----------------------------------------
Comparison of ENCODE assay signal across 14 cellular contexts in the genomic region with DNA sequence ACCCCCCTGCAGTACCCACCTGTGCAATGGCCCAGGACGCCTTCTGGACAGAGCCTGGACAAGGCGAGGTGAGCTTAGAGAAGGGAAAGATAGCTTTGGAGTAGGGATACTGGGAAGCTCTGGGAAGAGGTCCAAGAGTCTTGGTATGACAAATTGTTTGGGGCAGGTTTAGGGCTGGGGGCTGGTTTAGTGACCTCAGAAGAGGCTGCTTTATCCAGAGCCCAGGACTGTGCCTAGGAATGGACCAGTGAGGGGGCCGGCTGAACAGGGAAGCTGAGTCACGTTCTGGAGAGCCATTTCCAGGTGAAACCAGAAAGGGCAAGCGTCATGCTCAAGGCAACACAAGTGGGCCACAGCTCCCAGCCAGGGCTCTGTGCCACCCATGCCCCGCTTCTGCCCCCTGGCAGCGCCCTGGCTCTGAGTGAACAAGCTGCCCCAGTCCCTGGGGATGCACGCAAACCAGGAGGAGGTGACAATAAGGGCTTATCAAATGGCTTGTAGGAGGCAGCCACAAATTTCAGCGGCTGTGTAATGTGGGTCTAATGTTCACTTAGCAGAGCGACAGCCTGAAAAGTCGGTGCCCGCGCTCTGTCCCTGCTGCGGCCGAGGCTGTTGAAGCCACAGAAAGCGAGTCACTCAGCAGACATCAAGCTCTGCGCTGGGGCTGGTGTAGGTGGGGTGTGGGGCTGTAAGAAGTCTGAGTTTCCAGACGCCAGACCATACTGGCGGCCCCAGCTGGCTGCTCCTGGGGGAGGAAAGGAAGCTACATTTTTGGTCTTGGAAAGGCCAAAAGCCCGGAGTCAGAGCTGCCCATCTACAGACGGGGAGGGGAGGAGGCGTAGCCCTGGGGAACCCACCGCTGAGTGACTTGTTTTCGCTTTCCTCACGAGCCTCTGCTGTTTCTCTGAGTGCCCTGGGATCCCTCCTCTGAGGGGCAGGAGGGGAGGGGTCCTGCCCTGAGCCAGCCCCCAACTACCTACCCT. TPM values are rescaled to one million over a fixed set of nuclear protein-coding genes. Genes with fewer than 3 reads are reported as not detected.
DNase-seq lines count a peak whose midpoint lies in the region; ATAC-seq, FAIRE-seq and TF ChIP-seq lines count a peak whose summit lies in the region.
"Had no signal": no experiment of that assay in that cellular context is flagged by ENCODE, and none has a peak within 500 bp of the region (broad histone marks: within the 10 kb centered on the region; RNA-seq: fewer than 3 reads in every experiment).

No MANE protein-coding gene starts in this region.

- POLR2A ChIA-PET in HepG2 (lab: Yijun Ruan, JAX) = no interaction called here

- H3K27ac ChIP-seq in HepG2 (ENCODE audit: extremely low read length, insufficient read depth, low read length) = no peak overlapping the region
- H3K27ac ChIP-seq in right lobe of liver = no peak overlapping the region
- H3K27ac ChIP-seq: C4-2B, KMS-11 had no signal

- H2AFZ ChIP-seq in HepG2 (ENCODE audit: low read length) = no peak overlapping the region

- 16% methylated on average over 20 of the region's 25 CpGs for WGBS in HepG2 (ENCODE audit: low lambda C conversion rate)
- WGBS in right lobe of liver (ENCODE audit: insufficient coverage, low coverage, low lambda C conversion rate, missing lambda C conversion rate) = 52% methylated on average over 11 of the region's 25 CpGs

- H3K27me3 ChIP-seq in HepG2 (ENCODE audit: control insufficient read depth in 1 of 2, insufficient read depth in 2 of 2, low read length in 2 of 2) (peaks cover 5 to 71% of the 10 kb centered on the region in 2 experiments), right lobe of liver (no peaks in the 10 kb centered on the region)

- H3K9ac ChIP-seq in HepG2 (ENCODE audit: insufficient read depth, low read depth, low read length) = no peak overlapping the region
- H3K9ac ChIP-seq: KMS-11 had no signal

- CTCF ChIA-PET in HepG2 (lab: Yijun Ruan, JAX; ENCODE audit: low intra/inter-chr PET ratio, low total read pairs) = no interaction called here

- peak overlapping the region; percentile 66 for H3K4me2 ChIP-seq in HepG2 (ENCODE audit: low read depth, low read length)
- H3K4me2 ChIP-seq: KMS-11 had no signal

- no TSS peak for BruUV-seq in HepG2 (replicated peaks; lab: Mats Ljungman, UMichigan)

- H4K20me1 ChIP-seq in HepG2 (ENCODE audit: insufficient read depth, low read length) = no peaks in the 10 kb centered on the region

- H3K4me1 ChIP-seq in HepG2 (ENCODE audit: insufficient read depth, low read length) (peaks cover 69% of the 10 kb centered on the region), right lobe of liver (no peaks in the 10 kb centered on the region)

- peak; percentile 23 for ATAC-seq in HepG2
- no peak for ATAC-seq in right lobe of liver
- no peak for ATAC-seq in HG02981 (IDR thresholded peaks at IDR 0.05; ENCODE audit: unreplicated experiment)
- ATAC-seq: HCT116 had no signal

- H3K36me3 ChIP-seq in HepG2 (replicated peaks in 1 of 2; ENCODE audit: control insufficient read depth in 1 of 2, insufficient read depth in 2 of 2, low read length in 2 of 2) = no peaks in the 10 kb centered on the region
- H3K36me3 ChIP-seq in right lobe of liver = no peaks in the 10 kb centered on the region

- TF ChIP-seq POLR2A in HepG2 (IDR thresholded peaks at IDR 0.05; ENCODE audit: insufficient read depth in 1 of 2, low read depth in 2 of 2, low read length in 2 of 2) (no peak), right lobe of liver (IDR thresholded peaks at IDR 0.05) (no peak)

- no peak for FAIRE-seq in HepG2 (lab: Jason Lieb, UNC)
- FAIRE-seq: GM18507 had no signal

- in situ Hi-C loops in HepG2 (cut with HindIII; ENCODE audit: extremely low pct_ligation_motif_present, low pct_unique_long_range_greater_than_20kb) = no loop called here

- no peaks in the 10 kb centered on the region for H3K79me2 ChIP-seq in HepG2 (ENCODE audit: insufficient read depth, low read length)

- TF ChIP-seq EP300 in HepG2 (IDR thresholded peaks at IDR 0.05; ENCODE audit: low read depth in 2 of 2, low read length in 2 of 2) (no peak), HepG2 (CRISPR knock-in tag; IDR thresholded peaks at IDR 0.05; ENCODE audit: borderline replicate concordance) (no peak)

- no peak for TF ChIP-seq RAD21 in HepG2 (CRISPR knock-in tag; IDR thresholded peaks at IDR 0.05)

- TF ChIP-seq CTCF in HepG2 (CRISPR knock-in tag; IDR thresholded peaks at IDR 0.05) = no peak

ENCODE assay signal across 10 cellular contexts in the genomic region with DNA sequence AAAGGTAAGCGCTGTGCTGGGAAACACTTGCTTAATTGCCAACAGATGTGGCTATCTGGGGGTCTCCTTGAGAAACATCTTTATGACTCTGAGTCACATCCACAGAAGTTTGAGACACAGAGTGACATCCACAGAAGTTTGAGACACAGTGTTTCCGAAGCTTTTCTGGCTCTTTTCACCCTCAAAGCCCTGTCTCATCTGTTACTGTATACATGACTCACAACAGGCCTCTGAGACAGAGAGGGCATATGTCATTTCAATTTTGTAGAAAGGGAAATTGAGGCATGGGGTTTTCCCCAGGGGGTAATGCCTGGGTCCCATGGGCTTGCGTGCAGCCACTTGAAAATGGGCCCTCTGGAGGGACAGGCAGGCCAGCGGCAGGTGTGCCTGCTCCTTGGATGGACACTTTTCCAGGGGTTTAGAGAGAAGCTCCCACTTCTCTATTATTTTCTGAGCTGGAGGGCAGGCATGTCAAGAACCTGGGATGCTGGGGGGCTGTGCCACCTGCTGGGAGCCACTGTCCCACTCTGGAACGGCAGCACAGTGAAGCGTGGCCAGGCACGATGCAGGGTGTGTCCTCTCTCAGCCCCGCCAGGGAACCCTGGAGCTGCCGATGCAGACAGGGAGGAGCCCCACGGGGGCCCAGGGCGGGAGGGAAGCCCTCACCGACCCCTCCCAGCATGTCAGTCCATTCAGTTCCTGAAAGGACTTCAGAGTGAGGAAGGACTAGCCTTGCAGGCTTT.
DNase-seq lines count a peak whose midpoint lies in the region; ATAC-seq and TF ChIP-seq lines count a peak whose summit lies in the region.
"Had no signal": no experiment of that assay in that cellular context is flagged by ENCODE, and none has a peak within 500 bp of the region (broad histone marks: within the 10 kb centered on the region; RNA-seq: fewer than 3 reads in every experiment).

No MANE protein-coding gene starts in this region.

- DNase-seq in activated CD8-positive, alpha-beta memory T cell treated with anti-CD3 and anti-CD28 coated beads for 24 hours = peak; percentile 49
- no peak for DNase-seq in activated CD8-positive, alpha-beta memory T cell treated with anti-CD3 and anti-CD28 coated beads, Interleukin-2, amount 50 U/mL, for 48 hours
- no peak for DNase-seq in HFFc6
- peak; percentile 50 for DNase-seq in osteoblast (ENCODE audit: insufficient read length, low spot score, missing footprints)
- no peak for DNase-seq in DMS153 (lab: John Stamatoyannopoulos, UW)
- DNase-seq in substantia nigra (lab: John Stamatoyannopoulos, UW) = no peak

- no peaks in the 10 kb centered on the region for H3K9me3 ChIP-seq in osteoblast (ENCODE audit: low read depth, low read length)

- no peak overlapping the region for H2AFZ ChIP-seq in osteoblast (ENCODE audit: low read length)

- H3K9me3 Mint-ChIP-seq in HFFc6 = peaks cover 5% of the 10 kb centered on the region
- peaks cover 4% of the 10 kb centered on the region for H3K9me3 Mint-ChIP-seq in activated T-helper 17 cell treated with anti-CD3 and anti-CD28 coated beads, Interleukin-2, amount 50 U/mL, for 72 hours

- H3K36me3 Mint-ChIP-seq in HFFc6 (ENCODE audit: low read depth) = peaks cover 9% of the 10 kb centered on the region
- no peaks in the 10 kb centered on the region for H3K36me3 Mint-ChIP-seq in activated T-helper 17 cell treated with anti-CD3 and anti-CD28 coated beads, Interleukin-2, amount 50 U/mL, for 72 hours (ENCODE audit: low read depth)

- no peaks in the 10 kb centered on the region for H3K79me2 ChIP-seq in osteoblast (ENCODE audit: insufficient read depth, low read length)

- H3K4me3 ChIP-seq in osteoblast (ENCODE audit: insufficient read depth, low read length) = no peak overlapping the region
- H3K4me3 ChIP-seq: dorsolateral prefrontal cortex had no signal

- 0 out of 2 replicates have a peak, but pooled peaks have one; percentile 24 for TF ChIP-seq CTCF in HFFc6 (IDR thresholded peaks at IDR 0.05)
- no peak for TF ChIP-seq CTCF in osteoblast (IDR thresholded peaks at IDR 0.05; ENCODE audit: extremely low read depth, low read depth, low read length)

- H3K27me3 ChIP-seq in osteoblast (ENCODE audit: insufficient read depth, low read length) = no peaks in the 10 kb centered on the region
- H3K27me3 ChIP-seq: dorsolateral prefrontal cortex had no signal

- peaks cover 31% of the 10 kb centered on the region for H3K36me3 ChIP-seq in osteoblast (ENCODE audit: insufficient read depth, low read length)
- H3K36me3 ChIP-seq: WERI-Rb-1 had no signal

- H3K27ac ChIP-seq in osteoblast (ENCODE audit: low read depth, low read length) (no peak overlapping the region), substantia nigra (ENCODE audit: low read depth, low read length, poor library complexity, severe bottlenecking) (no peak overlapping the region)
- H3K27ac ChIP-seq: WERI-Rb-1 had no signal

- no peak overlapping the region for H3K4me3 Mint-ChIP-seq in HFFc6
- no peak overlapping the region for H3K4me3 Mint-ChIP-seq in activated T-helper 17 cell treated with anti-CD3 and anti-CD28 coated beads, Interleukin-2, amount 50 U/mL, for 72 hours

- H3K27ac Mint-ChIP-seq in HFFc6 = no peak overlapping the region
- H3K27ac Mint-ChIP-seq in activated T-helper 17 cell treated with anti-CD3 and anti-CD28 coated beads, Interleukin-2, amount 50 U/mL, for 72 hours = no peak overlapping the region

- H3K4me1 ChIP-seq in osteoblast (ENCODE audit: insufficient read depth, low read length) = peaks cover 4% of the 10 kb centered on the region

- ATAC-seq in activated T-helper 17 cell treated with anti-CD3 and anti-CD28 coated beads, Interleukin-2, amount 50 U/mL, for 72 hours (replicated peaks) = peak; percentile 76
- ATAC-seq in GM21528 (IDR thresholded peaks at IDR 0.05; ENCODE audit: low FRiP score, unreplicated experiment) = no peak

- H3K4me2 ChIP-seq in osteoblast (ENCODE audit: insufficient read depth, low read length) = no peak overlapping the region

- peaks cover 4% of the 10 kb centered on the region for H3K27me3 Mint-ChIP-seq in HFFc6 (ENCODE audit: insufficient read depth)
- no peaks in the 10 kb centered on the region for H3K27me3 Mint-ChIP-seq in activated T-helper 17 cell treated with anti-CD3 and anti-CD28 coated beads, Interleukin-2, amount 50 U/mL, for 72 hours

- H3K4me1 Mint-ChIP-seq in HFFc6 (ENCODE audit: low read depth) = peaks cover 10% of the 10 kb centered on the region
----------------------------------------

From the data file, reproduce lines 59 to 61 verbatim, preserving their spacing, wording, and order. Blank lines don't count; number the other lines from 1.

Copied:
- H3K36me3 ChIP-seq: WERI-Rb-1 had no signal

- H3K27ac ChIP-seq in osteoblast (ENCODE audit: low read depth, low read length) (no peak overlapping the region), substantia nigra (ENCODE audit: low read depth, low read length, poor library complexity, severe bottlenecking) (no peak overlapping the region)
- H3K27ac ChIP-seq: WERI-Rb-1 had no signal